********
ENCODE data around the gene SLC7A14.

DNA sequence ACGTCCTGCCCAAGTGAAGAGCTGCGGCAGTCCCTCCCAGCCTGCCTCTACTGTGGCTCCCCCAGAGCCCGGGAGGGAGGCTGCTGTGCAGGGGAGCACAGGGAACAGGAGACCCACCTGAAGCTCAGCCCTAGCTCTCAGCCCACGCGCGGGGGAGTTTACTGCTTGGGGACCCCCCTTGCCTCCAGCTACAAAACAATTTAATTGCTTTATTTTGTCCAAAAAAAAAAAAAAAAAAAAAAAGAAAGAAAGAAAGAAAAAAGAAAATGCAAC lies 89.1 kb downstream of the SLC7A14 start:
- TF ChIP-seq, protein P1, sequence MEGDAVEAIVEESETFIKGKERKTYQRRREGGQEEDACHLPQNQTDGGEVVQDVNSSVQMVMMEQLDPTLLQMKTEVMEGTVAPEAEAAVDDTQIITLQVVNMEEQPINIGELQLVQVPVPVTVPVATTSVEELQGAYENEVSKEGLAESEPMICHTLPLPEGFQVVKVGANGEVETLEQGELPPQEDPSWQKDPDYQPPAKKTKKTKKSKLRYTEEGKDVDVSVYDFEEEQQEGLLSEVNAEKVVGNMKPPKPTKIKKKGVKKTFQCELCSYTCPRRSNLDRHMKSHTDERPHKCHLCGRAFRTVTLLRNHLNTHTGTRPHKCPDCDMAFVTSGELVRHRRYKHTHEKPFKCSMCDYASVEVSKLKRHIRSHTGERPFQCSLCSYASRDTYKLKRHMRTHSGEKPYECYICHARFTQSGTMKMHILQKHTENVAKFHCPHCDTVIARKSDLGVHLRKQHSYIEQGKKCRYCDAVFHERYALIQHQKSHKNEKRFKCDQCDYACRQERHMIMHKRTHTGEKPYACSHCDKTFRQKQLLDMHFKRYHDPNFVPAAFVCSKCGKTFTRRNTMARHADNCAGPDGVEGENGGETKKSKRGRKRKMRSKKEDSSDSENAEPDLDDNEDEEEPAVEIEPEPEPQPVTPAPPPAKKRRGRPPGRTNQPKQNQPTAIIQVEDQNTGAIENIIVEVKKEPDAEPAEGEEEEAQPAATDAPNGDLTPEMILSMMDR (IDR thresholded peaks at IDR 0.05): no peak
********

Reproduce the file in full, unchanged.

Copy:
ENCODE data around the gene SLC7A14.

DNA sequence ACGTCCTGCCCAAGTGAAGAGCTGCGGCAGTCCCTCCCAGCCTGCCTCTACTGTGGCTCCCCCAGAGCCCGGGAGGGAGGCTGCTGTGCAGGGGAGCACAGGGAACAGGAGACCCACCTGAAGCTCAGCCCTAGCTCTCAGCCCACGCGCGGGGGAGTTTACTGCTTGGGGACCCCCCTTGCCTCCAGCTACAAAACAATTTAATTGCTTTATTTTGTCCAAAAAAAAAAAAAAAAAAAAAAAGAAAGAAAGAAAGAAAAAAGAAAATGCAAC lies 89.1 kb downstream of the SLC7A14 start:
- TF ChIP-seq, protein P1, sequence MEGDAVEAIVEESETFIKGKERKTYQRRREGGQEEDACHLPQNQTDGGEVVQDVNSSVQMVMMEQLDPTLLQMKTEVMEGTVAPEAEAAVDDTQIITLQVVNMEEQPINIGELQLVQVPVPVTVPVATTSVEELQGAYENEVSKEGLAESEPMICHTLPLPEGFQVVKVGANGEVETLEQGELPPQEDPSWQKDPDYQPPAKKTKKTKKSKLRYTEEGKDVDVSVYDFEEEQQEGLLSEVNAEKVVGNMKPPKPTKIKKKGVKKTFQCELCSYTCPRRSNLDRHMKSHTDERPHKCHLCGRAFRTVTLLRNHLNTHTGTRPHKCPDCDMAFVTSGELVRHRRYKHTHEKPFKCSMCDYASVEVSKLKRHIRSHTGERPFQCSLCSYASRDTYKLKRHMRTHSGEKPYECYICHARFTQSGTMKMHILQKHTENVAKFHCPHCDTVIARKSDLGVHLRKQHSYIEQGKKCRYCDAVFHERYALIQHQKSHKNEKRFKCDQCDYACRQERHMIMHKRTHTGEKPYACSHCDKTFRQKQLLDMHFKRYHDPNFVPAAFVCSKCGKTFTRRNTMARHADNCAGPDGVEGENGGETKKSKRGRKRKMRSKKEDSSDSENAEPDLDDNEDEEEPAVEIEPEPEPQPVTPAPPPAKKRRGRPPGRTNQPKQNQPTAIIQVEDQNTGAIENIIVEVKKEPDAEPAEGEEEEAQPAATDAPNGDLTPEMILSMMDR (IDR thresholded peaks at IDR 0.05): no peak